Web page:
Wednesday, December 8, 2010

The circles on the trailer - the ah-hah moment that fizzled

During the search of the warehouse on December 27, 2003, Detective Dodge Hendee experienced an ah-hah moment. He saw concrete mix powder on the trailer in the shape of circles, a pitcher, and the anchor that Scott said he made at home fitting perfectly into the pitcher. From this, Hendee concluded that Scott made additional anchors that were used to weigh Laci down. In fact, he was so sure about it that he conducted 22 searches of the Bay for those anchors, calling in the most sophisticated side sonar equipment in the US and the most expert FBI dive team, in addition to using the resources of several other agencies in the area.

So what fizzled? Well, the anchor didn't fit perfectly into the pitcher after all, and a concrete expert said the anchor Scott had was not made in that pitcher. Hendee reluctantly almost admitted that he was fooled into thinking that there were actually circles in the concrete mix powder because he mistakenly thought the anchor had been made in the pitcher.

GERAGOS: At the time you thought Ah-hah, I've got some evidence, because the pitcher fits in there, right?
GERAGOS: All right. And that was part of the, it kind of led you to see those circles on the trailer, too, didn't it?
HARRIS: Objection.
GERAGOS: I mean, you thought,
JUDGE: Wait, wait, wait. One at a time. Sustained. Argumentative.
GERAGOS: Okay. Well, your idea was that this, the anchor, was made in this, the pitcher?
HENDEE: That's what we thought.
GERAGOS: And then from there you extrapolated that the pitcher was on the trailer, and therefore, if it was in four locations, there must have been four of these, right?
HENDEE: We felt that was a possibility.
GERAGOS: Okay. You thought it was more than a possibility; you searched the Bay 22 times looking for these, right?
HENDEE: Exactly.
GERAGOS: Okay. And it turns out at the end of the day the pitcher never made it, right?
HENDEE: Right.

He was more forthright about admitting he was mistaken about the anchor being a perfect fit for the pitcher.

GERAGOS: Okay. And as it was on the trailer, he was taking this item, the concrete, right?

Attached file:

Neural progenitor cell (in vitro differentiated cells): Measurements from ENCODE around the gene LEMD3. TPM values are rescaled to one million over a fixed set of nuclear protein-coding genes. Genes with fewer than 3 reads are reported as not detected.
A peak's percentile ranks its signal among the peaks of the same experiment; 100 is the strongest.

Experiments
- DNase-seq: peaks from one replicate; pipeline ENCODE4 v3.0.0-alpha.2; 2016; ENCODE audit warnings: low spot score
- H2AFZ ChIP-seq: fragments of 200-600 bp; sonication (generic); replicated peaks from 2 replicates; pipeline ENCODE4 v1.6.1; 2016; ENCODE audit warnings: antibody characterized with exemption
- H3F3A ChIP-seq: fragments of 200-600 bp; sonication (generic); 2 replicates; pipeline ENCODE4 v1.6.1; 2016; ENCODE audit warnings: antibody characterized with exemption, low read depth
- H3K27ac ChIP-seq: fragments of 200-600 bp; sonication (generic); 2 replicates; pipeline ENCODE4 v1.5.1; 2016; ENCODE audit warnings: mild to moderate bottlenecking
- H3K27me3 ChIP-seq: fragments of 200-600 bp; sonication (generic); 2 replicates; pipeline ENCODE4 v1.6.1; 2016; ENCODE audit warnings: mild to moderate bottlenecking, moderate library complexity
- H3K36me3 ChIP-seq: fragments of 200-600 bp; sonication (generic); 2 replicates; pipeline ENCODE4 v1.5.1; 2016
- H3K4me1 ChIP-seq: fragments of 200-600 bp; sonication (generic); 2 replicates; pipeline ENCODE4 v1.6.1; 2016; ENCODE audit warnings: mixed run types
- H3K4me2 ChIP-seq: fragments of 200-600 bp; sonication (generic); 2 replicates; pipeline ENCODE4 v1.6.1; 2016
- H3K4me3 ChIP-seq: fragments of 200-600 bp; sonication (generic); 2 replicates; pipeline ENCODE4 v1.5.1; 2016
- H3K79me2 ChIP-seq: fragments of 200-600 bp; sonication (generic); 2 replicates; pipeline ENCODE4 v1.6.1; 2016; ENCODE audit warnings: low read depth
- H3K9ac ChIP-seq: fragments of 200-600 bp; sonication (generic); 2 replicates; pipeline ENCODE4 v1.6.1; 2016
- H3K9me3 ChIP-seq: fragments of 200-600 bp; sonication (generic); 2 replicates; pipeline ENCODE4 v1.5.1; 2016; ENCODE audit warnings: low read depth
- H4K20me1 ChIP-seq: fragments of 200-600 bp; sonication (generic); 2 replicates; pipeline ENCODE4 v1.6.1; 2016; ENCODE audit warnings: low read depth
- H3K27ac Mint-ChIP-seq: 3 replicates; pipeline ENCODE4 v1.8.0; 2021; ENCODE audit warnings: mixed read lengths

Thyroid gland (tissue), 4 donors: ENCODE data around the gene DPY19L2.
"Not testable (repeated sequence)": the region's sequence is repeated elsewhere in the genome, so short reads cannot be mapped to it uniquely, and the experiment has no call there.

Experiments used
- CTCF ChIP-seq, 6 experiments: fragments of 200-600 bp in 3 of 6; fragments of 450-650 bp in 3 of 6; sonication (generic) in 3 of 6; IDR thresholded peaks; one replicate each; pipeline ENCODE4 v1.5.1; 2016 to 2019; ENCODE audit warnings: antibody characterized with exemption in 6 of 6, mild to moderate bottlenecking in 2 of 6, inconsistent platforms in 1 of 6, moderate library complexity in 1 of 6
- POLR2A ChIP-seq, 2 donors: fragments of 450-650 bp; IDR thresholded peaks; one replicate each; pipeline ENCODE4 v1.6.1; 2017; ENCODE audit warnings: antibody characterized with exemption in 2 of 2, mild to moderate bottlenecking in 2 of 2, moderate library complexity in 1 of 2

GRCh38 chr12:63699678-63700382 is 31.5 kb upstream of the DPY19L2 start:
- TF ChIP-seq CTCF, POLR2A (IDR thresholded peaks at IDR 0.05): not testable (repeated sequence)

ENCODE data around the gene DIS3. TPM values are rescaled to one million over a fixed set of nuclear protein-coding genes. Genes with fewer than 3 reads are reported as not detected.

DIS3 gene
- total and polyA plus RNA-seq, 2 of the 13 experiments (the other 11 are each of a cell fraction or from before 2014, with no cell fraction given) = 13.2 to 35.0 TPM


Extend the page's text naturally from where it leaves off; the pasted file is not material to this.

HENDEE: Yes, sir.
GERAGOS: The anchor, and he was holding it like this?
GERAGOS: As it was inside, right?
GERAGOS: And it was his and your opinion that it was a perfect fit?
HENDEE: Mistakenly so.
GERAGOS: Tell the jury why that was mistakenly so.
HENDEE: Because it was looked at by a concrete expert who determined that this mold was not made in this pitcher.

Here are 3 pictures of the trailer before the MPD marked the "circles" with evidence markers, followed by a series of pictures taken by John and Robyn Ungari at their local Home Depot. Seems like concrete mix bags tend to spread a lot of dust around, some even could be called "circles."


Burkey said...

My boyfriend has commented that he thought there was concrete evidence against Peterson, that is, that the concrete was seen as a definite sign he'd been doing something other than working around the backyard pool area. Something about the concrete dust being in the boat. But it the stuff gets everywhere, and if he made an anchor, it seems logical that concrete dust might just be in the boat from that anchor, and maybe not from a whole bunch of anchors.

Frankly when I try to imagine Peterson standing up in that 14-foot boat to toss an anchor-laden body over the side, I really don't see that boat not tipping over. That's just not a very big boat, as all those fishing experts surely must understand?

Marlene Newell said...

Specifically, Bruce Peterson, who sold Scott the boat and who was asked to examine it for anything different in its condition, "said that he saw traces of cement on the boat that were not there when he turned the boat over to Peterson."

That would indeed be good evidence indeed, if Scott's homemade anchor wasn't made out of cement and wasn't right there in the boat when the police confiscated it.

Moreover, if 4 anchors were tied to the body and that body lifted overboard with the anchors, I would expect there to be more evidence left behind than traces of cement. I would expect there to be some scratches or other marks on the boat from those 4 anchors. But then, I live in a practical world were crime leaves evidence.

Anonymous said...

You know, I never did see the "circles" that they claim to have seen....even after they marked them for the picture taking...but that's just me.

And, I also wonder WHY, during those many searches of the waters, in such a shallow area, were there none of these anchors found. It doesn't add up.

Bruce Dombrowski said...

funny, in everything i've read, everyone assumes scott tossed laci over the "side" of the boat, saying it would have capsized the boat....personally i would have tossed her from the bow, wouldnt even have to stand up.

Burkey said...

I don't think you could stand up if you were going to shift that amount of weight in that size boat. You'd have to keep your center of gravity low.

I do think if Scott had transported a body in his boat, the cadaver dogs would have scented it.